Some officials of the Electoral Commission (EC) will soon be prosecuted for some offenses they committed before and during the December 2012 polls.
This was disclosed by the Chairman of the EC, Dr. Kwadwo Afari-Gyan in Ho during a two-day review meeting attended by stakeholders in the Volta Region.
The review, which was themed; “Enhancing the credibility of the 2012 elections,” was to enable the EC to get feedback from various stakeholders, including political parties, donors, civic society groups (CSOs), NGOs and the media.
It was sponsored by DFID, UK and facilitated by KAF Governance Consult.
According to him, the Commission was currently investigating some EC officials and Returning Officers for misappropriating funds meant for the training for last year’s elections.
He said “we are hearing alarming numbers of persons who claim they were not trained” as prescribed by the Commission. While some were partially trained others were not trained at all, he said.
Dr. Afari-Gyan explained that in the run-up to the general elections, a lot of funds were set aside to train personnel to be engaged in the process due to the biometric verification component of the elections.
He added that due to the huge numbers of personnel to be contracted some EC officials and Returning Officers were trained and given funds to train other officials.
Some of these officials however allegedly contacted people they knew who were perceived to have experience in elections and gave them some money and handed them manuals, which were difficult to comprehend without some level of literacy.
That is what the Commission suspects accounted for some of the interesting conduct and confusion during the elections.
Dr. Afari-Gyan however noted that the prosecution of these persons will be subject to the outcome of the investigations being conducted.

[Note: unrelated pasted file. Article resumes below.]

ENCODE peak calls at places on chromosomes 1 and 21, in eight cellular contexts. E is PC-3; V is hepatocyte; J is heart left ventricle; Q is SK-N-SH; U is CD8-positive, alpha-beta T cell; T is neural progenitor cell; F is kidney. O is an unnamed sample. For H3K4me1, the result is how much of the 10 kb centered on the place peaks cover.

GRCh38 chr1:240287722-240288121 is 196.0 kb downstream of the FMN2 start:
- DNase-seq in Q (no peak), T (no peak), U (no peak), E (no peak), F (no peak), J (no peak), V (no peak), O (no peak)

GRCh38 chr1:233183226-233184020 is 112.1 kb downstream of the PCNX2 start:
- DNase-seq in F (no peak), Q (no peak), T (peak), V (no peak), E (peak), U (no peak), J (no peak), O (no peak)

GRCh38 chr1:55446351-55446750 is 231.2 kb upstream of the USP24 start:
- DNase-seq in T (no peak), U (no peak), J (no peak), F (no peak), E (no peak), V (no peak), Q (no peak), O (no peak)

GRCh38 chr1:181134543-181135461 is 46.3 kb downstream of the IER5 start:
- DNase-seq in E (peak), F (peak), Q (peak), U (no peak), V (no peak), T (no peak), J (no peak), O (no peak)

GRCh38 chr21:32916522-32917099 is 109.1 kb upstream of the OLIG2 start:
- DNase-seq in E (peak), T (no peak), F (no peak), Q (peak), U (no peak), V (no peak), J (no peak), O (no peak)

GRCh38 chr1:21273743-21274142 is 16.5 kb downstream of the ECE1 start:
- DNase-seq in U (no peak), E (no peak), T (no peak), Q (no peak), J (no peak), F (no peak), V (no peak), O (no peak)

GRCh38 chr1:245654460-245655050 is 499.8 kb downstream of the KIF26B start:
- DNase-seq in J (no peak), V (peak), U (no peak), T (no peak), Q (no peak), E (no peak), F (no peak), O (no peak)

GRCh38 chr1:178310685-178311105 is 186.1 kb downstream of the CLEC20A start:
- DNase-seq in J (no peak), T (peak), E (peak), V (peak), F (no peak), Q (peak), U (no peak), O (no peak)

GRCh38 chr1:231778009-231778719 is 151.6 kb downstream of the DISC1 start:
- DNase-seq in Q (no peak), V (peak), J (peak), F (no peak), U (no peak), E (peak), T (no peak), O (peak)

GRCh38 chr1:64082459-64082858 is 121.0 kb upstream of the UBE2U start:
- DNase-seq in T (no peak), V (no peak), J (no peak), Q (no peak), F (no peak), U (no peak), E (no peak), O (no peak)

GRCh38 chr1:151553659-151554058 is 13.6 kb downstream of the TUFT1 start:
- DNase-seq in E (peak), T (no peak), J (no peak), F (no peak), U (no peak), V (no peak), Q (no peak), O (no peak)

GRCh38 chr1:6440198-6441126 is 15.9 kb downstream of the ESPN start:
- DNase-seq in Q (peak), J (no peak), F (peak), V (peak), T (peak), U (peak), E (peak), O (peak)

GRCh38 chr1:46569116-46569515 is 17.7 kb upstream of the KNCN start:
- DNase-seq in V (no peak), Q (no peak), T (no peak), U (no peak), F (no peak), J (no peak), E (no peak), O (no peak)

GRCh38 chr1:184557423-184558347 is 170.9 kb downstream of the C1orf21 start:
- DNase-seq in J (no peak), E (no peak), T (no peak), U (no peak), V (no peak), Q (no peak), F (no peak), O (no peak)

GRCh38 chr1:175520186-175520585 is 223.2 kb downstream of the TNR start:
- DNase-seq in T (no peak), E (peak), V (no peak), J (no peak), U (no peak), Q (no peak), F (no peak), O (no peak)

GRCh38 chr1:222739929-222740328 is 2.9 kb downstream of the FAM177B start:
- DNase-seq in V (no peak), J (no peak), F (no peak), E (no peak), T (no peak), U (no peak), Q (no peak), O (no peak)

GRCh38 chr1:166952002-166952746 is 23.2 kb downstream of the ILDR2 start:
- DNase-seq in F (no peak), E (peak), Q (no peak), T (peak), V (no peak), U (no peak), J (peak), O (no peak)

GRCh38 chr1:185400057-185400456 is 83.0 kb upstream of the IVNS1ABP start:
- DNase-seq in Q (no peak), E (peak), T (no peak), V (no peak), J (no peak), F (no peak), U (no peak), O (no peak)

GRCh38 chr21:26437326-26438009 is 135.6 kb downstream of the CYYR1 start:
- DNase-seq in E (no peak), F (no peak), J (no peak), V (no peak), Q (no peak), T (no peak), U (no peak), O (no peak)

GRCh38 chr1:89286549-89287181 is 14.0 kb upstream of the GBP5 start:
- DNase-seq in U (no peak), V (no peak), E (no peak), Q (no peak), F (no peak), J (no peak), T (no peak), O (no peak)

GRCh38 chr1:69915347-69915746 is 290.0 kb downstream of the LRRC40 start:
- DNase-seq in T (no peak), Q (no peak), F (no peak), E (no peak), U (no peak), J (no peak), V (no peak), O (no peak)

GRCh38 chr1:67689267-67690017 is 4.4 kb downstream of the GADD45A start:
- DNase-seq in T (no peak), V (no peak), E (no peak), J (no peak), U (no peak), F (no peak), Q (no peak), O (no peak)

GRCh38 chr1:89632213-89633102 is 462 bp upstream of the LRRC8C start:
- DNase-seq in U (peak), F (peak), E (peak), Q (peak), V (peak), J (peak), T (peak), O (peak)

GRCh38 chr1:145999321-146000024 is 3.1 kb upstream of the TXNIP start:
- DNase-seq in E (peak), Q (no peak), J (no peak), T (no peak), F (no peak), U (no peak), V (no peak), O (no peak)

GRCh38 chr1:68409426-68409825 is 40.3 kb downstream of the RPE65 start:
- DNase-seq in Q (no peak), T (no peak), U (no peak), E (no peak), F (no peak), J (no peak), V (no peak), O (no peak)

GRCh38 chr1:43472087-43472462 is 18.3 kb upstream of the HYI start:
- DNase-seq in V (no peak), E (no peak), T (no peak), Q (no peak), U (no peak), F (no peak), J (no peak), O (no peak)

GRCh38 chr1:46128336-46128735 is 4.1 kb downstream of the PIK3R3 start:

That notwithstanding, he said the entire election process was free, fair and successful.
He said Ghana was the only country to have successfully applied biometric verification in the conduct of general elections in the world.
He added that “election is a big task” so organizing successful elections called for some commendation. That is not to say the entire elections was perfect, but that it was generally successful, the EC boss said.
He hinted that the success had encouraged some countries to solicit the help of the EC towards the holding of their elections, an indication that “Ghana has something to celebrate.”
Dr. Afari-Gyan also said that some of the temporary staff had very “strong political affiliations.”
Dr. Afari-Gyan debunked claims that all people who assisted in the process were permanent staff of the Commission.
He said over 1,000 staff of the EC do not take part in the actual administration of the elections, but the over 130,000 personnel hired temporarily directly conducted the election for the EC.
These people, he noted, are from diverse backgrounds with diverse motives that have been picked out of many other applicants.
Out of the lot, the Polling station officials life lasts for the actual voting day (s), the Presiding Officers’ last for three days while the Returning Officers’ last for three months. Outside these periods none of the above can perform the duties they were hired for, he indicated.
Laurentia Kpatakpa, Volta Regional Director of the EC said though the December elections were “quiet and peaceful” in the region, some polling agents troubled the election officials.
She attributed the development to counter instructions offered them by their various political parties.
During the open forum, participants called for adequate training for all stakeholders including the security.
They also called for a national consensus on instances whereby biometric verification machines reject voters despite having other information intact.